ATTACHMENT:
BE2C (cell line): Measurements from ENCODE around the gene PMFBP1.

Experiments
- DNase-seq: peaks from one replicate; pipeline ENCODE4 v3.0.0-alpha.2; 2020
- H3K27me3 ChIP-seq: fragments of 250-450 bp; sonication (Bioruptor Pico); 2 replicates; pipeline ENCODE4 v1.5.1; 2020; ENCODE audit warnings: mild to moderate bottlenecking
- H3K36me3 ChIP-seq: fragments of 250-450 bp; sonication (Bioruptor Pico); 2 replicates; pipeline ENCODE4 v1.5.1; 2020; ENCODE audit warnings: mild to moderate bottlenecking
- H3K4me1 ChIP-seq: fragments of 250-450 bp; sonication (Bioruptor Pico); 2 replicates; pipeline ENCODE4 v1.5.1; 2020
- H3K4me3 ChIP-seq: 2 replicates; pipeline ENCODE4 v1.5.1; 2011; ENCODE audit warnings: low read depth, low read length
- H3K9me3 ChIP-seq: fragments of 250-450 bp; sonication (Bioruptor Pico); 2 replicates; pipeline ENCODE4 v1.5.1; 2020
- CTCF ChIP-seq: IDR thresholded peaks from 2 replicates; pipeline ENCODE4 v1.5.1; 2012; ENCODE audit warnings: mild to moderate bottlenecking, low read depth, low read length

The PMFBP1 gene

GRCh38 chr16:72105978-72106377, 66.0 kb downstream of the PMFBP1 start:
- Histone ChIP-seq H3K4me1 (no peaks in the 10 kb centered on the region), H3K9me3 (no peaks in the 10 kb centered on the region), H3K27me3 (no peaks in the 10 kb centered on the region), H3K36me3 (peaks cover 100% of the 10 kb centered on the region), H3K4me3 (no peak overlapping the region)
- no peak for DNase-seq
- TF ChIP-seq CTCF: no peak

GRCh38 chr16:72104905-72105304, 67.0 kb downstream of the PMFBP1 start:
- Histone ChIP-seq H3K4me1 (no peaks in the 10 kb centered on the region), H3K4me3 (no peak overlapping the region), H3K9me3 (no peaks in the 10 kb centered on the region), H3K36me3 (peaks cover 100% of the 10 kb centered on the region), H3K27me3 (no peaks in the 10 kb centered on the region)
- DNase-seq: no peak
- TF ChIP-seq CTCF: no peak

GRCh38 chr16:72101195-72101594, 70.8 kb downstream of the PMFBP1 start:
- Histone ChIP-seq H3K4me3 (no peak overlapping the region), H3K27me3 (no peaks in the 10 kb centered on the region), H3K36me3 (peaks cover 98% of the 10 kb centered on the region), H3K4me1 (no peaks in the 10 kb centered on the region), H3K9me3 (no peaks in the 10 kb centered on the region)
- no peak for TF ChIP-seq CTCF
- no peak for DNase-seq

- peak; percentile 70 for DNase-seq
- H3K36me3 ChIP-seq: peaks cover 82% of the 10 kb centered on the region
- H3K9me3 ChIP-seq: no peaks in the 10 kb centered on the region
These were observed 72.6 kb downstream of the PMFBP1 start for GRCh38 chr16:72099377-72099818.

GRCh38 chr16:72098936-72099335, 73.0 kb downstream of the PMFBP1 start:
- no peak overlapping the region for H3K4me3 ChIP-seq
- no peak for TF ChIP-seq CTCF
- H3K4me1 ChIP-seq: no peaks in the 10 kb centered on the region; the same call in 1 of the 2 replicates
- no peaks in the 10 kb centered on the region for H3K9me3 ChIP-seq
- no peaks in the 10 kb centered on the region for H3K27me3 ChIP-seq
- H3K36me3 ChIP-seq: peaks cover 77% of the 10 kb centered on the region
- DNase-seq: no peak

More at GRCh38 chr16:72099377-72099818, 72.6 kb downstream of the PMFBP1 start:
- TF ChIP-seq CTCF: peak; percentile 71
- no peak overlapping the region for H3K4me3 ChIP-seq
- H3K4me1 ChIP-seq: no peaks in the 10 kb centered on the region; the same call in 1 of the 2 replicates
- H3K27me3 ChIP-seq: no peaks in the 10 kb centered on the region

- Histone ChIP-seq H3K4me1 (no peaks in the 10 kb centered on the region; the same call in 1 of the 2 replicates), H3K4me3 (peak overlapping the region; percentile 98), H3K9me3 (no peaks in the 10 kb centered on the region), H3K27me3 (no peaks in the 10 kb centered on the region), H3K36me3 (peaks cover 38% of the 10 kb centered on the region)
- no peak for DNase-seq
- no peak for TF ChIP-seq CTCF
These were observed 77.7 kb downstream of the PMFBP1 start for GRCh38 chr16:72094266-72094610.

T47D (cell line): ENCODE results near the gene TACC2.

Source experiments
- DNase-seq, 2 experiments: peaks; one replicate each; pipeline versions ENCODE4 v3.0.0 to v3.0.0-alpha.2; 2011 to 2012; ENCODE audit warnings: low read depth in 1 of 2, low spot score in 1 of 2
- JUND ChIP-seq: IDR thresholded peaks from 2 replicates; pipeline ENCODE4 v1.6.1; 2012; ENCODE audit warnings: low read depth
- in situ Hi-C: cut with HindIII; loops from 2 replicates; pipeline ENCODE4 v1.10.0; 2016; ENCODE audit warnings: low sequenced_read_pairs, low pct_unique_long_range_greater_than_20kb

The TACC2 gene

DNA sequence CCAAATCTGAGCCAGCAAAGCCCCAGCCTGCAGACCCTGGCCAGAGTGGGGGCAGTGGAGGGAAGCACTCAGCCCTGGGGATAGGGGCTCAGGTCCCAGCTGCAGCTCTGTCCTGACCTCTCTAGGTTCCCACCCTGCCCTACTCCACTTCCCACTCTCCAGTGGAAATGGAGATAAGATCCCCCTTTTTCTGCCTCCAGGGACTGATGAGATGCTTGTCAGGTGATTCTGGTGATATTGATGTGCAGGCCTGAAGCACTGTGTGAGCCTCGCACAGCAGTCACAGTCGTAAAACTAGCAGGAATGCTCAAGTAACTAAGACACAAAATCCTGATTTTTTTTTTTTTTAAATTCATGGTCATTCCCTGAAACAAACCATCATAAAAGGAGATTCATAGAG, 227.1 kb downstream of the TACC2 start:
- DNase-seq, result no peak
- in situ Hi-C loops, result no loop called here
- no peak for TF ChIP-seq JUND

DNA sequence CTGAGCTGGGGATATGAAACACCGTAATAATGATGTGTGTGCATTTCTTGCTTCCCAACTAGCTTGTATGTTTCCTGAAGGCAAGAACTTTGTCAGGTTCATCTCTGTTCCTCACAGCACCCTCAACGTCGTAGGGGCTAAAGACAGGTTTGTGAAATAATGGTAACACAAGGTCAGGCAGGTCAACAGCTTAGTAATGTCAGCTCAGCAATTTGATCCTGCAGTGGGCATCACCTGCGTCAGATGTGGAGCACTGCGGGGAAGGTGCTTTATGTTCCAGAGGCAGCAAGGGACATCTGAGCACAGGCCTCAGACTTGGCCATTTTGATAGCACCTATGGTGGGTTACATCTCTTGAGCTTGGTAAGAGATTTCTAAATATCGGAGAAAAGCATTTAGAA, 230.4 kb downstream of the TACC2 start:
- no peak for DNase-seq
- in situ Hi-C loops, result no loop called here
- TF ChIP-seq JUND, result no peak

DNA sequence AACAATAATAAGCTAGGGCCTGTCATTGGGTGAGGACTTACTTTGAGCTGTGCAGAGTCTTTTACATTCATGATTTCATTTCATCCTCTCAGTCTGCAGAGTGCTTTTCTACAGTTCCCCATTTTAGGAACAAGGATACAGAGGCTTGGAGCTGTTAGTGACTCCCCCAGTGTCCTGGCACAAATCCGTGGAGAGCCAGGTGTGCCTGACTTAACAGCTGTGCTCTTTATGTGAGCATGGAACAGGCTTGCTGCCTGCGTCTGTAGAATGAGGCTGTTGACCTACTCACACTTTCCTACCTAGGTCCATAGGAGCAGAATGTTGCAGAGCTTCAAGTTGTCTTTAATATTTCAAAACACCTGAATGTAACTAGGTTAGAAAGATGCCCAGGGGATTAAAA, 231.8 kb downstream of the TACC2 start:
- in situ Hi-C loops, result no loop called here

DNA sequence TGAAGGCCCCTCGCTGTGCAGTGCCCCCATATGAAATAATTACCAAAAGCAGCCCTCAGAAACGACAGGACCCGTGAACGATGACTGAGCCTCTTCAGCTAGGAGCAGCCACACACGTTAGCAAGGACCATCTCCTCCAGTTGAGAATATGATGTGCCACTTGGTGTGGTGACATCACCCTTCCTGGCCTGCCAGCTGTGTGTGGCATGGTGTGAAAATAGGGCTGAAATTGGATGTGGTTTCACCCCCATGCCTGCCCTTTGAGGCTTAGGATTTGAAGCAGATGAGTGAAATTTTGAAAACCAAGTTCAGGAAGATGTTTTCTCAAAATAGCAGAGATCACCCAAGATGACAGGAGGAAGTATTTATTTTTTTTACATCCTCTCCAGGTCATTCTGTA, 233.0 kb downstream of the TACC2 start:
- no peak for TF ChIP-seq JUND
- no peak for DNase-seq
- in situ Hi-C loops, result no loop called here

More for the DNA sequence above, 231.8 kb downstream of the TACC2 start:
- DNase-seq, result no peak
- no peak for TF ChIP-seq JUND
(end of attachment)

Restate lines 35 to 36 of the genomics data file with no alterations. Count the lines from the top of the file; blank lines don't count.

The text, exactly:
More at GRCh38 chr16:72099377-72099818, 72.6 kb downstream of the PMFBP1 start:
- TF ChIP-seq CTCF: peak; percentile 71